"60 Minutes" on April 3, 2011
"The Next Housing Shock" was about the huge number of foreclosed houses. The legal documents behind the mortgages frequently are not there. People facing foreclosure frequently meet in convention centers (LA: 37,000 people). Neighborhood Assistance Corporation of America sponsors these meetings. About half do get re-negotiated lines. Talk with Lynn Simoniak about paperwork issues. Her mortgage had been bundled. Bank had lost assignment of mortgage, then found it. We sued her in July 2008 and acquired mortgage in October 2008. Strange signatures: name of Linda Green. Linda Green was vice-president of 20 banks. In 2003, Linda Green was a shipping clerk, and then got a job with DOCX. Chris Pendly worked at DOCX and signed as "Linda Green." Chris was paid $10/hour. 350 signatures per hour. An example document included the words "Bogus Assignee." Also a bad bene. Wells Fargo, HSBC, Bank of America, and Citi were involved in the problem, but said they farmed out the work. DOCX was owned by LPS. Now there are "foreclosure ghettos," where houses can't be moved for lack of proper paperwork. There was an issue of banks paying into a cleanup fund. This would need to be billions of dollars. Pelley noted no banks would talk to "60 Minutes." State AGs are seeking about 20 billion dollars in damages. The story ended with a link to "overtime", discussing a way to determine "who owns your mortgage."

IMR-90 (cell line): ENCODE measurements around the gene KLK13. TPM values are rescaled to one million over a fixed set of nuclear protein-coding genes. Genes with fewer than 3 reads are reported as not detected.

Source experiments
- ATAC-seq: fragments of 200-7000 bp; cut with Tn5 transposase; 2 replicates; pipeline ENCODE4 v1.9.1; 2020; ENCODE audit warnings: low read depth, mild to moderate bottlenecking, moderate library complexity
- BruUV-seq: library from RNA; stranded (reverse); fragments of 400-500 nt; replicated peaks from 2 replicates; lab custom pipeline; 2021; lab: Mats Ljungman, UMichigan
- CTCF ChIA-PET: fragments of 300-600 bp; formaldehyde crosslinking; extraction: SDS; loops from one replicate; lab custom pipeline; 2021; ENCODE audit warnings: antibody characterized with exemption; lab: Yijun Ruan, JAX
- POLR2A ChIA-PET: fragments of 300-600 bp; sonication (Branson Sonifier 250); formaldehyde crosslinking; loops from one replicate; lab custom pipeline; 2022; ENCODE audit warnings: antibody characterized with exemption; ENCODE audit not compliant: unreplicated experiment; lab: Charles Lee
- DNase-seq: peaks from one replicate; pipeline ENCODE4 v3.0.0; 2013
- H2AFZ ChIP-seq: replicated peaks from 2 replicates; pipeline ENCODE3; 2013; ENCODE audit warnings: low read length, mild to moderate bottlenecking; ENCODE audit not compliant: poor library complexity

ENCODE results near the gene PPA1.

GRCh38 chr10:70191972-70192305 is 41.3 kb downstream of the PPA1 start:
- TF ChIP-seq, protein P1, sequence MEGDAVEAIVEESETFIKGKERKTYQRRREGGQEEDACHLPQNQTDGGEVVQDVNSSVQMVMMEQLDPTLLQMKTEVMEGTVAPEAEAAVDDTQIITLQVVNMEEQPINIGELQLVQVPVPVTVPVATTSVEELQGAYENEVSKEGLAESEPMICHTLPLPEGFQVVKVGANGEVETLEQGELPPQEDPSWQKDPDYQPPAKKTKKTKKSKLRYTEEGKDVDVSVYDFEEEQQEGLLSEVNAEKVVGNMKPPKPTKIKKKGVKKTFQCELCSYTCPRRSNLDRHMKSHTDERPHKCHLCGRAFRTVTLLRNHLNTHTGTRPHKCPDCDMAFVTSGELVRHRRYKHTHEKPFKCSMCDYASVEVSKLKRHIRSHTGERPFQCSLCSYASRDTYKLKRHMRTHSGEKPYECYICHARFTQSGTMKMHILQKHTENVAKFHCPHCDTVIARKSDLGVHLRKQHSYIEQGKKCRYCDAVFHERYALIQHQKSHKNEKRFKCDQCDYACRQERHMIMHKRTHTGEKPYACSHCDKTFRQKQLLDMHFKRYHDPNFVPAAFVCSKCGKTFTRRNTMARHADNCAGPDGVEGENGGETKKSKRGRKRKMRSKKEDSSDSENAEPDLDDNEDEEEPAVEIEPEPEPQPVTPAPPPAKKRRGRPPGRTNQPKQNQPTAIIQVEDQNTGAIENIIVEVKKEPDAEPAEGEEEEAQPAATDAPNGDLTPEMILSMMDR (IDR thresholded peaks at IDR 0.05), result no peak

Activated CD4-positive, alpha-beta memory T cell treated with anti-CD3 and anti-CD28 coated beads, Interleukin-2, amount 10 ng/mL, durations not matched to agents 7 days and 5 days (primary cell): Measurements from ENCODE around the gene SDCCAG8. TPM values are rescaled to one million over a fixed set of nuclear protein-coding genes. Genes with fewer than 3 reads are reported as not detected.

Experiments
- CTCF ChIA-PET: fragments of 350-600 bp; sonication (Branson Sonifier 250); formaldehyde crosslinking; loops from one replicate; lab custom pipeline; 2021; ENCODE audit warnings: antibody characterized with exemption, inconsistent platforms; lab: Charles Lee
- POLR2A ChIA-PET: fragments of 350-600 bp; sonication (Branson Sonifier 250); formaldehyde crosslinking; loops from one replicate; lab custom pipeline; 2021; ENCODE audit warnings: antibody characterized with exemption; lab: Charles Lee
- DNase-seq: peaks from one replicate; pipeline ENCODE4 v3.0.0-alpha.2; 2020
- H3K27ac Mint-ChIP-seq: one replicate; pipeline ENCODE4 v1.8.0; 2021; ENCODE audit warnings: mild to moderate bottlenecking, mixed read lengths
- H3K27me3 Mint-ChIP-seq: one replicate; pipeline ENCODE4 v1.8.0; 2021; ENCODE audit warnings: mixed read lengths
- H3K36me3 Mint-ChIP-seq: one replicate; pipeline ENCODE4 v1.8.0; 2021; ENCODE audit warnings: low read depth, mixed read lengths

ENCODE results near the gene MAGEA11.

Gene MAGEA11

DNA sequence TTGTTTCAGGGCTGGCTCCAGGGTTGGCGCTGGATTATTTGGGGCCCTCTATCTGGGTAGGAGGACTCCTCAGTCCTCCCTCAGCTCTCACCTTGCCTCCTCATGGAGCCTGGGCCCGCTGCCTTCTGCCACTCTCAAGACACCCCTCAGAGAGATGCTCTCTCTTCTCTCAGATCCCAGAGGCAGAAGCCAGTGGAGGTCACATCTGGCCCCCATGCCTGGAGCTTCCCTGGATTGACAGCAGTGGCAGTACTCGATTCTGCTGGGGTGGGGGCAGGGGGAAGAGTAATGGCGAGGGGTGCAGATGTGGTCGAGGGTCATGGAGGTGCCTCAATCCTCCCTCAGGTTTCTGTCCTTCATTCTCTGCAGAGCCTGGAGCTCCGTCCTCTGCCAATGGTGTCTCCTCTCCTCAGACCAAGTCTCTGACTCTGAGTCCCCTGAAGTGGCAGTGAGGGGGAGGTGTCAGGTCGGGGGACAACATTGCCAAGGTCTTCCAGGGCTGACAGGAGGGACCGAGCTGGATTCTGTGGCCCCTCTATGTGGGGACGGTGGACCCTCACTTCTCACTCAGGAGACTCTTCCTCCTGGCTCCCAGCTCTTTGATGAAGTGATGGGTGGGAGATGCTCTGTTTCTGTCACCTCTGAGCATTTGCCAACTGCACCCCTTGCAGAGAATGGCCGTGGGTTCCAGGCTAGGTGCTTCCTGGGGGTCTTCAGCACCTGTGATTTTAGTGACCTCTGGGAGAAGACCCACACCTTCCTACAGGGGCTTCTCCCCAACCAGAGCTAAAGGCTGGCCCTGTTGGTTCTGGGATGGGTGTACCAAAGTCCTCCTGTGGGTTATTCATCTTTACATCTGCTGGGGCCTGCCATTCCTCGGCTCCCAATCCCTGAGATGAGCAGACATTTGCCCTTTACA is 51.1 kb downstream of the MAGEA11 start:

The second story (in two time segments) was on "Gospel for Teens," about Vy Higginsen who created a Harlem project to preserve the art of singing gospel.
**In passing, on employment issues, see Why the Middle-Aged Are Missing Out on New Jobs